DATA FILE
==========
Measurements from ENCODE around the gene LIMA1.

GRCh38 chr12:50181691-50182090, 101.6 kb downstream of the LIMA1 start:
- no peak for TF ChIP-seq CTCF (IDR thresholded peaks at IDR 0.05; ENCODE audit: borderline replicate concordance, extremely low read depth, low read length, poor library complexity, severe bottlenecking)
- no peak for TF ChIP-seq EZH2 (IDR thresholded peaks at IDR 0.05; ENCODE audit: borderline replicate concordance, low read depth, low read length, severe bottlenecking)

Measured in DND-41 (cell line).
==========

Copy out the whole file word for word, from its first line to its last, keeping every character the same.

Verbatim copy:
Measurements from ENCODE around the gene LIMA1.

GRCh38 chr12:50181691-50182090, 101.6 kb downstream of the LIMA1 start:
- no peak for TF ChIP-seq CTCF (IDR thresholded peaks at IDR 0.05; ENCODE audit: borderline replicate concordance, extremely low read depth, low read length, poor library complexity, severe bottlenecking)
- no peak for TF ChIP-seq EZH2 (IDR thresholded peaks at IDR 0.05; ENCODE audit: borderline replicate concordance, low read depth, low read length, severe bottlenecking)

Measured in DND-41 (cell line).